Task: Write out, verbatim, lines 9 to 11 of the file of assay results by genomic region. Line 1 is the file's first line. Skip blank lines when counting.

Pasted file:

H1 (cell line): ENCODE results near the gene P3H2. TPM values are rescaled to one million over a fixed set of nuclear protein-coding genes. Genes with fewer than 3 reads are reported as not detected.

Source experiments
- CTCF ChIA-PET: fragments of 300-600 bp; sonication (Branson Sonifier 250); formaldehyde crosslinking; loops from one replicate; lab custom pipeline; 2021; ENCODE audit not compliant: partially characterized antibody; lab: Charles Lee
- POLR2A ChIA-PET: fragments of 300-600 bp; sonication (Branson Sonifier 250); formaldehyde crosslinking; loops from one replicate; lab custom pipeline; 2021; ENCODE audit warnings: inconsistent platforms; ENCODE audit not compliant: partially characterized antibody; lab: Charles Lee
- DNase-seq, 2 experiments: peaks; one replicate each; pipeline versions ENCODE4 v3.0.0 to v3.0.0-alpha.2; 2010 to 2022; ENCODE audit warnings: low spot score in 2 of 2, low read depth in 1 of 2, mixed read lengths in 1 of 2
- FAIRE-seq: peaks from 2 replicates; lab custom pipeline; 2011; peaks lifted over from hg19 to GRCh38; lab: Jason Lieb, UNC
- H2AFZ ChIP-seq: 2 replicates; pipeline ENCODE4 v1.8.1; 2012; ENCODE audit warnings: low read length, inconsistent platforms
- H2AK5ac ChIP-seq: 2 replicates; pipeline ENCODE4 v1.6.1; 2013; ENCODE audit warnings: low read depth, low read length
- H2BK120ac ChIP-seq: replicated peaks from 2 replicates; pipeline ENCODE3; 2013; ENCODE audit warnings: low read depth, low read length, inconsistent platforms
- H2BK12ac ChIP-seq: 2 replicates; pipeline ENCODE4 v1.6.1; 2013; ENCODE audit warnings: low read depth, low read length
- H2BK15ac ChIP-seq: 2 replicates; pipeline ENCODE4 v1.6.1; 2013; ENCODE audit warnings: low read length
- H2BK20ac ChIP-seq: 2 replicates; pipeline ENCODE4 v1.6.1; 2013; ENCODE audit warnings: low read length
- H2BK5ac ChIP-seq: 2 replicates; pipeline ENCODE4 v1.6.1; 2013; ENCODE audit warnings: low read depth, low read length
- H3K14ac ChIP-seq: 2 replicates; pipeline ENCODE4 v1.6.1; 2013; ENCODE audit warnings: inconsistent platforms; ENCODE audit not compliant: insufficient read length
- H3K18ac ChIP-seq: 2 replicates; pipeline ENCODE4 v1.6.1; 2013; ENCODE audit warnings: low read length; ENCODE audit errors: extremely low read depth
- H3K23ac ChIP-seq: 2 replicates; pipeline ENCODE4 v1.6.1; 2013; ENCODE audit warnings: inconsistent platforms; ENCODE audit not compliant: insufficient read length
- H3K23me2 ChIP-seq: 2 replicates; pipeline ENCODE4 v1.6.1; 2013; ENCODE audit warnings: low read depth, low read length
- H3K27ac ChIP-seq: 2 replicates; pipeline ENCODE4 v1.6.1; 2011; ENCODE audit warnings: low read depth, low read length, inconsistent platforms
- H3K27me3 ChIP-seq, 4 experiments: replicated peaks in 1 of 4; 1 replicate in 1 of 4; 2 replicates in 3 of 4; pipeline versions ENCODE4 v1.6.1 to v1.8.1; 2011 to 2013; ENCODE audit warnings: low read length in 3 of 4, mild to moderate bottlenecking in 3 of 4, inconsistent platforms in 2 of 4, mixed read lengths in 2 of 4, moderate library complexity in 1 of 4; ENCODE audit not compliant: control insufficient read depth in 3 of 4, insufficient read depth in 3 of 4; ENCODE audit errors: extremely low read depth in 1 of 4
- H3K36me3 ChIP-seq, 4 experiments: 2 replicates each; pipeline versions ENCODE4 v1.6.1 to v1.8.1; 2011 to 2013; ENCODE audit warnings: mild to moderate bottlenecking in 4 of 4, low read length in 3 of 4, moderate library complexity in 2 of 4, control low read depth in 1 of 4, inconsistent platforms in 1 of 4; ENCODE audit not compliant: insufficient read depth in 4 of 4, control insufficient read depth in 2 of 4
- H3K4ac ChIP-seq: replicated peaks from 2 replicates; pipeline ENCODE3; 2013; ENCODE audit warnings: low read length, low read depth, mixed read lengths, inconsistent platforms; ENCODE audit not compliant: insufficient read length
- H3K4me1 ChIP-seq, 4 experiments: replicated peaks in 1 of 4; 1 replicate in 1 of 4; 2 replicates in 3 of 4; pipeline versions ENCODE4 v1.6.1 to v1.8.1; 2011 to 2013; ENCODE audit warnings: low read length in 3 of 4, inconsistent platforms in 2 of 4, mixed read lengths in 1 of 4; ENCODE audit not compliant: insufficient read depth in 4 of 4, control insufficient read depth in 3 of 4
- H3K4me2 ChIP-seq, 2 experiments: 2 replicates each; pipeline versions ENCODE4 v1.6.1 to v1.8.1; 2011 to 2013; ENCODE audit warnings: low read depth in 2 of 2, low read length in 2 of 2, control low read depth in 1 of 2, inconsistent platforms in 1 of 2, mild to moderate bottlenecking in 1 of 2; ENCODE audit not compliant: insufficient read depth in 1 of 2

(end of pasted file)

- H2BK120ac ChIP-seq: replicated peaks from 2 replicates; pipeline ENCODE3; 2013; ENCODE audit warnings: low read depth, low read length, inconsistent platforms
- H2BK12ac ChIP-seq: 2 replicates; pipeline ENCODE4 v1.6.1; 2013; ENCODE audit warnings: low read depth, low read length
- H2BK15ac ChIP-seq: 2 replicates; pipeline ENCODE4 v1.6.1; 2013; ENCODE audit warnings: low read length